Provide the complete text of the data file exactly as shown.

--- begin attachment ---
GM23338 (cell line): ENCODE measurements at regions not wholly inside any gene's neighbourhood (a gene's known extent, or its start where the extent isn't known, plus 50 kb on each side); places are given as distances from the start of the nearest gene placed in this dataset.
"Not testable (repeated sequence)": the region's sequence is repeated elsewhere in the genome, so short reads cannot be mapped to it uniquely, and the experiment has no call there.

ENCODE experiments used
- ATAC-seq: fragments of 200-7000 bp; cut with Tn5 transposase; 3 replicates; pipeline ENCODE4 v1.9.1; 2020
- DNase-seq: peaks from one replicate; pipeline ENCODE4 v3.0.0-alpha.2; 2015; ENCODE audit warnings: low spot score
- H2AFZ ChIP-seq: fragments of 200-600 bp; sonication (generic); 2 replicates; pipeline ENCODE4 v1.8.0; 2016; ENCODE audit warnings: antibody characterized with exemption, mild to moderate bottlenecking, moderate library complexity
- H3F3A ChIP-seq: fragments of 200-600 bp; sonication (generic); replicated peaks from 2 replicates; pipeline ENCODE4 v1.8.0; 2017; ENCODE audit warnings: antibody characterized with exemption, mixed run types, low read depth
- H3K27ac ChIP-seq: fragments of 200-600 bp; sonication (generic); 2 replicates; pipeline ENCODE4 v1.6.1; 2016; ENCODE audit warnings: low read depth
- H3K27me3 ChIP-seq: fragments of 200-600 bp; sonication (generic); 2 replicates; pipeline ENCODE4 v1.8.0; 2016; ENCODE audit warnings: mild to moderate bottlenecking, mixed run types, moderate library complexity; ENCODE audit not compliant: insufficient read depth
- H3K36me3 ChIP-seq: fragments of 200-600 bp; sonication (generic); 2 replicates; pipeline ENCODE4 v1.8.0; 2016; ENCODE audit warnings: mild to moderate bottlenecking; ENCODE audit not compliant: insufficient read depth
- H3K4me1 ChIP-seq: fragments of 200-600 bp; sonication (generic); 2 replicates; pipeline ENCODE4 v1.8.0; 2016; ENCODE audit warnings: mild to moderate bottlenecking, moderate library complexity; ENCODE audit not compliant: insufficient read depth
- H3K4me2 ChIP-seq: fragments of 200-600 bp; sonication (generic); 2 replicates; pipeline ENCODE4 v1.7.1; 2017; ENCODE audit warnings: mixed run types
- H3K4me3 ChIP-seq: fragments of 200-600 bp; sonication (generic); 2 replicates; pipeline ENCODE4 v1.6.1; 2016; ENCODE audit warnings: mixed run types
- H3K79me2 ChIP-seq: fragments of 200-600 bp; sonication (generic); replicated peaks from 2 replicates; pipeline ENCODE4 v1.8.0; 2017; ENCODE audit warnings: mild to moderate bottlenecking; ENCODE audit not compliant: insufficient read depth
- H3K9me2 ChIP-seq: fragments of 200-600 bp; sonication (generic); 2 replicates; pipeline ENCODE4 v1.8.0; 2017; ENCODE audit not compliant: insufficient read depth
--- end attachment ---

GM23338 (cell line): ENCODE measurements at regions not wholly inside any gene's neighbourhood (a gene's known extent, or its start where the extent isn't known, plus 50 kb on each side); places are given as distances from the start of the nearest gene placed in this dataset.
"Not testable (repeated sequence)": the region's sequence is repeated elsewhere in the genome, so short reads cannot be mapped to it uniquely, and the experiment has no call there.

ENCODE experiments used
- ATAC-seq: fragments of 200-7000 bp; cut with Tn5 transposase; 3 replicates; pipeline ENCODE4 v1.9.1; 2020
- DNase-seq: peaks from one replicate; pipeline ENCODE4 v3.0.0-alpha.2; 2015; ENCODE audit warnings: low spot score
- H2AFZ ChIP-seq: fragments of 200-600 bp; sonication (generic); 2 replicates; pipeline ENCODE4 v1.8.0; 2016; ENCODE audit warnings: antibody characterized with exemption, mild to moderate bottlenecking, moderate library complexity
- H3F3A ChIP-seq: fragments of 200-600 bp; sonication (generic); replicated peaks from 2 replicates; pipeline ENCODE4 v1.8.0; 2017; ENCODE audit warnings: antibody characterized with exemption, mixed run types, low read depth
- H3K27ac ChIP-seq: fragments of 200-600 bp; sonication (generic); 2 replicates; pipeline ENCODE4 v1.6.1; 2016; ENCODE audit warnings: low read depth
- H3K27me3 ChIP-seq: fragments of 200-600 bp; sonication (generic); 2 replicates; pipeline ENCODE4 v1.8.0; 2016; ENCODE audit warnings: mild to moderate bottlenecking, mixed run types, moderate library complexity; ENCODE audit not compliant: insufficient read depth
- H3K36me3 ChIP-seq: fragments of 200-600 bp; sonication (generic); 2 replicates; pipeline ENCODE4 v1.8.0; 2016; ENCODE audit warnings: mild to moderate bottlenecking; ENCODE audit not compliant: insufficient read depth
- H3K4me1 ChIP-seq: fragments of 200-600 bp; sonication (generic); 2 replicates; pipeline ENCODE4 v1.8.0; 2016; ENCODE audit warnings: mild to moderate bottlenecking, moderate library complexity; ENCODE audit not compliant: insufficient read depth
- H3K4me2 ChIP-seq: fragments of 200-600 bp; sonication (generic); 2 replicates; pipeline ENCODE4 v1.7.1; 2017; ENCODE audit warnings: mixed run types
- H3K4me3 ChIP-seq: fragments of 200-600 bp; sonication (generic); 2 replicates; pipeline ENCODE4 v1.6.1; 2016; ENCODE audit warnings: mixed run types
- H3K79me2 ChIP-seq: fragments of 200-600 bp; sonication (generic); replicated peaks from 2 replicates; pipeline ENCODE4 v1.8.0; 2017; ENCODE audit warnings: mild to moderate bottlenecking; ENCODE audit not compliant: insufficient read depth
- H3K9me2 ChIP-seq: fragments of 200-600 bp; sonication (generic); 2 replicates; pipeline ENCODE4 v1.8.0; 2017; ENCODE audit not compliant: insufficient read depth